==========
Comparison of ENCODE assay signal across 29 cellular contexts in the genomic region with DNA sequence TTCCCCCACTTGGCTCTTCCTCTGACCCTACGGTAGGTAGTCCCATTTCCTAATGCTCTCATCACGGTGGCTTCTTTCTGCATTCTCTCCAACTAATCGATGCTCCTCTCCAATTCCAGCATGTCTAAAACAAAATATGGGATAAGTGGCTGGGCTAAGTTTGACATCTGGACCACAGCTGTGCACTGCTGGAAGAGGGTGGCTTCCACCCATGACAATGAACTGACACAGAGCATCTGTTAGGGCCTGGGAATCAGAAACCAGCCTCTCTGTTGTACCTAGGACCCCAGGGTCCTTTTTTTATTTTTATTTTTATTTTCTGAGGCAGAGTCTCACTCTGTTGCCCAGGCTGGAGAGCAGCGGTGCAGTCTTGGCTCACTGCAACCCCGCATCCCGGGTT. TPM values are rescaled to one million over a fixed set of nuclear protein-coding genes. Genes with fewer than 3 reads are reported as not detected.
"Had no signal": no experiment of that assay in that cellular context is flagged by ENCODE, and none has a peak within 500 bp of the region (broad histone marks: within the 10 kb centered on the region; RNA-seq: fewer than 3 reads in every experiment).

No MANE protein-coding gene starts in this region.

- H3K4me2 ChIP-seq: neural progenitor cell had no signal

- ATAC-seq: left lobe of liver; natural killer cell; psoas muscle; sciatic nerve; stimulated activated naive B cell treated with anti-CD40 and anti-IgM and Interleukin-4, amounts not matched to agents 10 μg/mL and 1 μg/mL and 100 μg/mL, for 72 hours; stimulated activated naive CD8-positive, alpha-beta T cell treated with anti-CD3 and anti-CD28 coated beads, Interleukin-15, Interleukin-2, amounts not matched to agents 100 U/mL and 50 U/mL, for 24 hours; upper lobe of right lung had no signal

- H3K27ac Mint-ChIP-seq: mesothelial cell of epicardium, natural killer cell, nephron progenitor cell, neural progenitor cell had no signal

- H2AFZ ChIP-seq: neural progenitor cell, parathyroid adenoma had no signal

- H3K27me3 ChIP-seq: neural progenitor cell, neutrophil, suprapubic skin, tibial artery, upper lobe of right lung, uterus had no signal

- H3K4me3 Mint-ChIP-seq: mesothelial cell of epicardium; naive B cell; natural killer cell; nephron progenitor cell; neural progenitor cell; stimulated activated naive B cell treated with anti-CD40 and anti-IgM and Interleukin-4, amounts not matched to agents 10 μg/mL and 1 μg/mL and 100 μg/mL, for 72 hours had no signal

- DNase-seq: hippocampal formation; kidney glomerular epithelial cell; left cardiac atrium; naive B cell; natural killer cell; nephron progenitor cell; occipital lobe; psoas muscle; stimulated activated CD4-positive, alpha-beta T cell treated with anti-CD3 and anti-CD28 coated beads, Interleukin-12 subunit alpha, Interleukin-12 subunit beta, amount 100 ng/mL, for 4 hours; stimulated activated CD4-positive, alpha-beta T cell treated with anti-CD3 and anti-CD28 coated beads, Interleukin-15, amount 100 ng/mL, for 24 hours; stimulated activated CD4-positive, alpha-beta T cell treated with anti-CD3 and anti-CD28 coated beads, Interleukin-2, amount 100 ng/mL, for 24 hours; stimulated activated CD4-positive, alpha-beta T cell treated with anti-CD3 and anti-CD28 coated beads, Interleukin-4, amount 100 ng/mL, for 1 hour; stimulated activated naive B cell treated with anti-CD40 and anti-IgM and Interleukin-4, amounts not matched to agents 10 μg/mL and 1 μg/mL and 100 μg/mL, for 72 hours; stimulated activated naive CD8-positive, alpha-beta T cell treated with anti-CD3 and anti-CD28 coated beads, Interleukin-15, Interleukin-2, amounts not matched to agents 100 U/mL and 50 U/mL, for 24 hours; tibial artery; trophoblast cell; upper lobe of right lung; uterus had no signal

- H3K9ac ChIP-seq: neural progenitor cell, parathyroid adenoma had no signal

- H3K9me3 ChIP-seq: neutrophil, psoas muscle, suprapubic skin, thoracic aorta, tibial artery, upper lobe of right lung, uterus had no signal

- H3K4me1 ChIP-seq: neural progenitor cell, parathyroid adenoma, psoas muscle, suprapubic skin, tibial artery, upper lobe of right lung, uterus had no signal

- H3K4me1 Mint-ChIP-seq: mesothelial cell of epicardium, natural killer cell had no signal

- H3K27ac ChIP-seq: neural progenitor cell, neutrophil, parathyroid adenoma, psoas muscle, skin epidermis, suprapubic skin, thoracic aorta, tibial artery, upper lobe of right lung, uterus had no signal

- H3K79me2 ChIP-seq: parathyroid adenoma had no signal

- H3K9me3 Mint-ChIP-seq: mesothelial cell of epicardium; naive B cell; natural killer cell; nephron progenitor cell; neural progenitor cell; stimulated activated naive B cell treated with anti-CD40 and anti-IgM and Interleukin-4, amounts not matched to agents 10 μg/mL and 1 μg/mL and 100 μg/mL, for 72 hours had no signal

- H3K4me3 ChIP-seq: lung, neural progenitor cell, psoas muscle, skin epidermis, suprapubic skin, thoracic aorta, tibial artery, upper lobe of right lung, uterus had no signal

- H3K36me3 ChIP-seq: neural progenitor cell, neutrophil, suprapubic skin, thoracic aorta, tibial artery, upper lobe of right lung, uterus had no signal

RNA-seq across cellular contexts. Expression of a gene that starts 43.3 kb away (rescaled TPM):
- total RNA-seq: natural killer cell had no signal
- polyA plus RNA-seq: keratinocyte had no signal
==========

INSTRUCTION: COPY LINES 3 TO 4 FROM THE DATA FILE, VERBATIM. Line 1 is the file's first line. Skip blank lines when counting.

No MANE protein-coding gene starts in this region.

- H3K4me2 ChIP-seq: neural progenitor cell had no signal